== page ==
The Healthcare Leadership Council (HLC) honored the Texas A&M Center for Population Health and Aging with the Redefining American Healthcare Award on Aug. 13, 2019. The HLC created the Redefining American Healthcare Award to recognize best practices and programs in communities and organizations across the nation that optimize care for high-need patients. See full article here.

Center Receives National Healthcare Award

The Healthcare Leadership Council (HLC) honored the Texas A&M Center for Population Health and Aging with the Redefining American Healthcare Award on Aug. 13, 2019. See full article here.

Improving Care for Those Living with Dementia

With a mission to promote healthy aging and reduce preventable negative health consequences and costs, the Texas A&M Center for Population Health and Aging takes a life-course approach to improve the lives of Texans and others throughout the nation and world. The center’s research promotes the belief that healthy aging involves everyone, at every age, every day. In the past couple of years, the center’s faculty and staff have focused on an extremely vulnerable population: persons with dementia and their caregivers. 

With a variety of state and national funding sources, including the Texas Alzheimer’s Research and Care Consortium, the Administration for Community Living and the National Institute on Aging, the center is embarking on several interrelated research projects to better understand the need for and impact of various behavioral, technological, environmental or social service organizational interventions. See full article here.

Fall Prevention Interventions in Rural Areas

Associate Professor Dr. Matthew Smith discusses with our local CBS affiliate KBTX fall prevention interventions in rural areas from the Center for Population Health and Aging. Watch the video here. 

How technology could be a solution to caregiver shortage for seniors

As experts in aging and health, we focus on the factors that promote successful aging, enabling older adults to connect, create and contribute. In particular, we have been studying technology use in older adults, examining both positive and negative aspects of technology and challenging the myths surrounding older adults’ use and adoption of new technology. Our research posits that aging, technology and health issues will be inextricably linked in the future. See full article here.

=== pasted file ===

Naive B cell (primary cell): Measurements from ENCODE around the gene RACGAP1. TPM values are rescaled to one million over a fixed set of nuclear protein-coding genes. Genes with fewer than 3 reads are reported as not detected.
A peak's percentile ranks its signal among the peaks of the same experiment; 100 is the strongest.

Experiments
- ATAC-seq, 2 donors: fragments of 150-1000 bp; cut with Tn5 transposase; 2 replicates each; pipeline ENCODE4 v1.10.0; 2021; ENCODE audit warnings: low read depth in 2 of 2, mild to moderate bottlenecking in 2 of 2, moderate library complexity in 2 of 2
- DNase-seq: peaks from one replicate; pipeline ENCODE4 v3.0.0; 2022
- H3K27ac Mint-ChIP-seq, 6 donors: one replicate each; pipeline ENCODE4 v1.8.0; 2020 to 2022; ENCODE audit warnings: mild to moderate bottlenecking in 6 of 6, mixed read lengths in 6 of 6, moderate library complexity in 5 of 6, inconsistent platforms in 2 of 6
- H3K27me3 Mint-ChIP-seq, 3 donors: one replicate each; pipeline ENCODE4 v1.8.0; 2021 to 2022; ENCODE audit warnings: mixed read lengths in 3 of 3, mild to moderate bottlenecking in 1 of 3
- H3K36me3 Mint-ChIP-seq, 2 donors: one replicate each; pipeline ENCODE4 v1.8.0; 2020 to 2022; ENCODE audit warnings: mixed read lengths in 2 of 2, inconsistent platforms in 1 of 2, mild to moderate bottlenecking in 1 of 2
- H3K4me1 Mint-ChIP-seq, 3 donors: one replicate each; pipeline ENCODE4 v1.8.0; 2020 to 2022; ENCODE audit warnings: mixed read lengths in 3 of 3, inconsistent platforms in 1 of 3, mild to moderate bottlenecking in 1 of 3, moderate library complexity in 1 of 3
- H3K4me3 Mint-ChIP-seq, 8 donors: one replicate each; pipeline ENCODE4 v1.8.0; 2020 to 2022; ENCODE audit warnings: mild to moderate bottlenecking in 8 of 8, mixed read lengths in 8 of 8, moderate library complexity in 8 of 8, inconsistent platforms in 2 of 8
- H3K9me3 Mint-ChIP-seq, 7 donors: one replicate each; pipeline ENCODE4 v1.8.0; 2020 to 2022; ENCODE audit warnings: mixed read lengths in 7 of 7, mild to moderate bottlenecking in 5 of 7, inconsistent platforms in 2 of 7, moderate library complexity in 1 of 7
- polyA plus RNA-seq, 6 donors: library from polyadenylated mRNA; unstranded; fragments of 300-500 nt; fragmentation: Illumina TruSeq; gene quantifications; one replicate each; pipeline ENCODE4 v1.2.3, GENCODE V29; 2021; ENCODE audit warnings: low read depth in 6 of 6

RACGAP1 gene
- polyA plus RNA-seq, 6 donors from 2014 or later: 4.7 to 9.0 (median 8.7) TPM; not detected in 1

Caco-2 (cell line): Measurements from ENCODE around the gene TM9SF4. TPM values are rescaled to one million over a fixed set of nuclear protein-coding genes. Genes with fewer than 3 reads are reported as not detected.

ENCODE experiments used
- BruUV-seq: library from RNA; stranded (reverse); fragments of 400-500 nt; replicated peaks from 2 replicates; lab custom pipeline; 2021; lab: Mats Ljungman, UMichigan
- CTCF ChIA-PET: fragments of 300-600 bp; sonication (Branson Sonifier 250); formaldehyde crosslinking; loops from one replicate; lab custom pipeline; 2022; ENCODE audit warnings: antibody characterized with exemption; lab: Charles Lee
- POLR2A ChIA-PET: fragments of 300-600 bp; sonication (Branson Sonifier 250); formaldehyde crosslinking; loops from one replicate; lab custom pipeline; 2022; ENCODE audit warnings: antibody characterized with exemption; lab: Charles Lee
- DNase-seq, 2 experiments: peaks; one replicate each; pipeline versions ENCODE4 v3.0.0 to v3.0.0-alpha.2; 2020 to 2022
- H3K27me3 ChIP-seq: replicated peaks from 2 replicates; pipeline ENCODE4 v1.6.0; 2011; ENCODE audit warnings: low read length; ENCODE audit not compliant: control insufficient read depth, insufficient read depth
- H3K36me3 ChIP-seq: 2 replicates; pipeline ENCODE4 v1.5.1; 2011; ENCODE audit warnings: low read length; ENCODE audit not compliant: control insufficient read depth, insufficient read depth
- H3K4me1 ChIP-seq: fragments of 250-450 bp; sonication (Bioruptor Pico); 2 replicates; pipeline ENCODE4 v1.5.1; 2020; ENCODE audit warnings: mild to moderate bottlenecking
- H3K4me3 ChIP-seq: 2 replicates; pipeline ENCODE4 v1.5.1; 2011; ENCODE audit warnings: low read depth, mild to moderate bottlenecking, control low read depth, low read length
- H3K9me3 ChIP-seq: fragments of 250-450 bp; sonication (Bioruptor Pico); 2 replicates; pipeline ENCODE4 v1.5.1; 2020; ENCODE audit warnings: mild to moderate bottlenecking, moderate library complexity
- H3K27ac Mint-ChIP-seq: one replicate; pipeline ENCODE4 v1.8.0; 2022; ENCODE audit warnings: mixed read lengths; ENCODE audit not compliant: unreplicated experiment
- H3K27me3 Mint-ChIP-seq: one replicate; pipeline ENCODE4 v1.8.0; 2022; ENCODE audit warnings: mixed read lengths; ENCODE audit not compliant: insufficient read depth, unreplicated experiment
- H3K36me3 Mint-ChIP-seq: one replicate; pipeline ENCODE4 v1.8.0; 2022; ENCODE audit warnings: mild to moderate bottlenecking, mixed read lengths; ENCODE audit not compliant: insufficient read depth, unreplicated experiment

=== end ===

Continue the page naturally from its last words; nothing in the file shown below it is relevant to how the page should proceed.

Program Teaches Self-Management for Diabetes, Prediabetes

Diabetes self-care is a full-time commitment that often requires fundamental lifestyle changes. Health care providers strive to provide their patients with as much information as they can about managing diabetes during an office visit. However, there is rarely enough time during routine visits to cover all the important topics concerning diabetes. “Diabetes education is a lifelong process because diabetes is a lifelong disease, it causes changes to body systems over time,” said Wendy Creighton, RN, a health educator with Making Moves with Diabetes (MMWD), a diabetes education program of Texas A&M Healthy Texas  initially developed by the Coastal Bend Health Education Program. “Diabetes self-care requires daily attention to nutrition, exercise, blood sugar monitoring, medication compliance and stress reduction.” See full article here

Researchers Study Factors Affecting Functional Mobility and Fear of Falling Among Older Adults